Executive Summary

This report from the National Research Council’s (NRC’s) Committee on Monitoring at Chemical Agent Disposal Facilities was requested by the U.S. Army for purposes of advising its Chemical Materials Agency (CMA) about the status of analytical instrumentation technology and systems suitable for monitoring airborne chemical warfare agents at chemical weapons disposal and storage facilities.

The CMA is currently operating six chemical weapons disposal facilities located at storage sites in the continental United States and has completed the disposal of weapons once stored overseas. Disposal facilities at two U.S. sites are still in the design stage. To date, just over a third of the chemical agent in the original stockpile has been destroyed. It is likely that disposal operations will not be completed until 2012 or later.

The committee was charged to review both the current monitoring systems used for airborne agent detection at CMA facilities and to investigate the applicability and availability of innovative new technologies. It was also tasked with considering how the regulatory requirements for airborne agent monitoring, particularly the new chemical agent airborne exposure limits (AELs) recommended by the Centers for Disease Control and Prevention (CDC) in 2003 and 2004 and implemented by the CMA in 2005, would impact the effectiveness of the CMA’s current agent monitoring procedures, and whether any applicable new monitoring technologies that are available could be effectively incorporated into the CMA’s overall chemical agent monitoring strategies. A review of the CMA’s chemical weapons demilitarization challenge, an account of the committee’s activities, and the committee’s statement of task are presented in Chapter 1.

CHEMICAL AGENT MONITORING CHALLENGE

In order to protect its workforce as well as both the general public and the environment near its facilities, the CMA monitors airborne chemical agents at exceedingly low levels. Through the use of near-real-time (NRT) instruments, the ambient air inside much of each facility is monitored for concentrations of agents not to exceed (depending on the type of agent) 0.4 to 0.0008 parts per billion by volume (ppbv) every 15 minutes or less. The purpose of this monitoring is to warn workers if unexpected levels of agent have penetrated areas in which protective gear is normally not required. Exhaust emissions in the pollution abatement system and the exhaust stack are also monitored for agents by NRT instruments at the source emission limits (SELs), which are only modestly higher levels than those acceptable for the ambient air in the facility.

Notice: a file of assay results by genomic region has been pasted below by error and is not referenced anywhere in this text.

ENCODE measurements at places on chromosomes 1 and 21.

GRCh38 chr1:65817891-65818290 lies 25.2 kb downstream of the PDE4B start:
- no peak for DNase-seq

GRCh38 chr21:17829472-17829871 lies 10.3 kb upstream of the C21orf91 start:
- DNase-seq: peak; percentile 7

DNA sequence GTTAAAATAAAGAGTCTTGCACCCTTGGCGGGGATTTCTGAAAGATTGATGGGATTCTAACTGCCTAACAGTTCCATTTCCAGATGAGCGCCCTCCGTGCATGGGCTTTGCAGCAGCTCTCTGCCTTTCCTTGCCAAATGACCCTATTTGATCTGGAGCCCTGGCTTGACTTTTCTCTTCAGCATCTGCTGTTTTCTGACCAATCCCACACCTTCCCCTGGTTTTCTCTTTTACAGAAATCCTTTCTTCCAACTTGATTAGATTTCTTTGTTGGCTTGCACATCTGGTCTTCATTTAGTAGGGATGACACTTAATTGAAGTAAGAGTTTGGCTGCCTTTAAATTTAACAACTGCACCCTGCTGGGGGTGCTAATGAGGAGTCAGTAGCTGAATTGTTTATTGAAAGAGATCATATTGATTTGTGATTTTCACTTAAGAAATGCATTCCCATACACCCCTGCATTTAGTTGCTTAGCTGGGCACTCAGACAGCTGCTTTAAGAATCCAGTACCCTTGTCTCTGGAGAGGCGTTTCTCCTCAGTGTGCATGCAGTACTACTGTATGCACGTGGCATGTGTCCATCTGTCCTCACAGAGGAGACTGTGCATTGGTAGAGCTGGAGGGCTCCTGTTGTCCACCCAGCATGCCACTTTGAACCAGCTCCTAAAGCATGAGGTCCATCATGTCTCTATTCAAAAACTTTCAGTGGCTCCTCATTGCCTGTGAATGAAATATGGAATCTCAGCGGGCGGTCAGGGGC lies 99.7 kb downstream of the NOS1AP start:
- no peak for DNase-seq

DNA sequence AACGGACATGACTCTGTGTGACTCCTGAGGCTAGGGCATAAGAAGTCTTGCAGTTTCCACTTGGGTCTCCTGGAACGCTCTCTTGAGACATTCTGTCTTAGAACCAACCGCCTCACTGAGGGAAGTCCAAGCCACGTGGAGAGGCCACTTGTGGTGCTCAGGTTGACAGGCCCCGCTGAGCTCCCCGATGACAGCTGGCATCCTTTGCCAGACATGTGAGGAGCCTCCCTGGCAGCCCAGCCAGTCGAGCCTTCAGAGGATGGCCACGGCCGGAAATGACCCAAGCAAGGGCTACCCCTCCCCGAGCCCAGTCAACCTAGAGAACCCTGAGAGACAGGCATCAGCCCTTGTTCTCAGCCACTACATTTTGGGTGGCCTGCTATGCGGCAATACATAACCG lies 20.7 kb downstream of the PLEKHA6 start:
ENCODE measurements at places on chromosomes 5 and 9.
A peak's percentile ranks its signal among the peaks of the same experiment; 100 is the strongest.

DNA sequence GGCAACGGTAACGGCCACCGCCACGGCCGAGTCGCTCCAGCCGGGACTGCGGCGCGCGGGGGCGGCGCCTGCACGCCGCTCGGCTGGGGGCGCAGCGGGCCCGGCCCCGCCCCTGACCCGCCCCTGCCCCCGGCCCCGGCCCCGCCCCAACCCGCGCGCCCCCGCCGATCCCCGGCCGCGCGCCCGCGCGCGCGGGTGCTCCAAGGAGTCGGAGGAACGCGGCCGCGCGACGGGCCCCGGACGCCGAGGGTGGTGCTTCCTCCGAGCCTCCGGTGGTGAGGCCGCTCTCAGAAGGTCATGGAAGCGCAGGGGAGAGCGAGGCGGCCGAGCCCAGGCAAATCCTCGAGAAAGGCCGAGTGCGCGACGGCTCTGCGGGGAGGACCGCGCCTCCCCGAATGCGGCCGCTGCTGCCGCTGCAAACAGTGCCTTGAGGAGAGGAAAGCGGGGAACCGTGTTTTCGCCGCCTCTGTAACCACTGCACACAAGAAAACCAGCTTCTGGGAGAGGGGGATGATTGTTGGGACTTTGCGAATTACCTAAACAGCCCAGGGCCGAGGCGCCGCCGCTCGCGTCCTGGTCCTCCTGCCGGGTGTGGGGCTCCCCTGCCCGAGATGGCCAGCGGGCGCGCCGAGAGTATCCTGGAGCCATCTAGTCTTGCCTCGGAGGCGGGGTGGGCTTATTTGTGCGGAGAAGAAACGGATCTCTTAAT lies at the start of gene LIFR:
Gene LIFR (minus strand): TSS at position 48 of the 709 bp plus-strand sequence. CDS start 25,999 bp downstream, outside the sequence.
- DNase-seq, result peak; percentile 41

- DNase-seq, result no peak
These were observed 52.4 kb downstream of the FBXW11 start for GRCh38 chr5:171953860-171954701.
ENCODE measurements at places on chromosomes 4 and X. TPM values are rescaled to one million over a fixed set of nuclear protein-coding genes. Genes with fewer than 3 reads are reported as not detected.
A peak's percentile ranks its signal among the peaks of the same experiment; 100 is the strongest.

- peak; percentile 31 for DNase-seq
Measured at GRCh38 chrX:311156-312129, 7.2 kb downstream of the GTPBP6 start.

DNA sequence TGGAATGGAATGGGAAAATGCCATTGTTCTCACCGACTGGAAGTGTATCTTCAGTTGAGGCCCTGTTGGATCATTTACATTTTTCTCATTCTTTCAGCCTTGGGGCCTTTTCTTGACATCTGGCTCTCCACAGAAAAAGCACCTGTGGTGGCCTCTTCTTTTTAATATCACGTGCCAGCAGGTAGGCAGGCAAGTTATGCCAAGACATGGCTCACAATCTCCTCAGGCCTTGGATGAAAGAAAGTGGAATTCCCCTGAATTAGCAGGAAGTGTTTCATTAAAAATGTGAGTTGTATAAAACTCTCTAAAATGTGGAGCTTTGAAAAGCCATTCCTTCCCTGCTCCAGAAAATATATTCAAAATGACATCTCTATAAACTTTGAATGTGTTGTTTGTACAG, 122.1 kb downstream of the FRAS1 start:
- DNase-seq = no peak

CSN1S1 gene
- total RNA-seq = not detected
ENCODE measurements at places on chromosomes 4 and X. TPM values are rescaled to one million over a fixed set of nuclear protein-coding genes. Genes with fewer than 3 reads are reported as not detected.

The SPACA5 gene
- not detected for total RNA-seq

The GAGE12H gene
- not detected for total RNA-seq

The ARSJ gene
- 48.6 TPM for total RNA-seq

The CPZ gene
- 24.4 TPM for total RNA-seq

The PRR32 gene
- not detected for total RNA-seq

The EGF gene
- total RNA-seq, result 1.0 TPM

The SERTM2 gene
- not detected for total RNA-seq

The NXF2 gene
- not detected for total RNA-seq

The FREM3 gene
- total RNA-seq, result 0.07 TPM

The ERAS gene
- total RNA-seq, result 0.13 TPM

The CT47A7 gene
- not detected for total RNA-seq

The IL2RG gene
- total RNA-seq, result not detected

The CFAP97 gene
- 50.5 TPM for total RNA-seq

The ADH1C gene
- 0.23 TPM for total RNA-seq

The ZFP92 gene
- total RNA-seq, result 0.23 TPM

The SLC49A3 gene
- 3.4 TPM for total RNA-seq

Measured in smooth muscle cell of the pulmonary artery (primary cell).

In addition, using sample collection and analysis techniques, historical monitoring is performed within the facility, in accordance with the new AELs, at agent concentration levels that are 3 to 10 times lower (depending on the type of agent) than the levels for plant air NRT monitors in order to ensure that the workers are not exposed to very low but persistent levels of agent. These same sampling and laboratory analysis systems are used as confirmation monitors to determine if adjacent NRT monitor alarms are actually caused by a chemical agent or another pollutant. Finally, the sampling and analysis method is also used at CMA facility perimeters to monitor at extremely low agent levels that, based on the new CDC recommendations, range from 0.003 to 0.00005 ppbv (depending on the chemical agent). Such monitoring is intended to ensure that no significant level of agent migrates over the fence line of a CMA facility and affects the nearby public or environment.

The need to detect very low chemical agent concentrations within air masses that may also contain much higher levels of other industrial and environmental contaminants that can interfere with chemical agent detection makes the CMA’s monitoring tasks very challenging. In order to assess this challenge, the committee reviewed the CMA’s chemical agent monitoring requirements, the chemical and physical properties of the stockpiled chemical agents, and the former (1988) and current (2003/2004) chemical agent AELs; its



The National Academies | 500 Fifth St. N.W. | Washington, D.C. 20001
Copyright © National Academy of Sciences. All rights reserved.
Terms of Use and Privacy Statement



Below are the first 10 and last 10 pages of uncorrected machine-read text (when available) of this chapter, followed by the top 30 algorithmically extracted key phrases from the chapter as a whole.
Intended to provide our own search engines and external engines with highly rich, chapter-representative searchable text on the opening pages of each chapter. Because it is UNCORRECTED material, please consider the following text as a useful but insufficient proxy for the authoritative book pages.

Do not use for reproduction, copying, pasting, or reading; exclusively for search engines.

OCR for page 1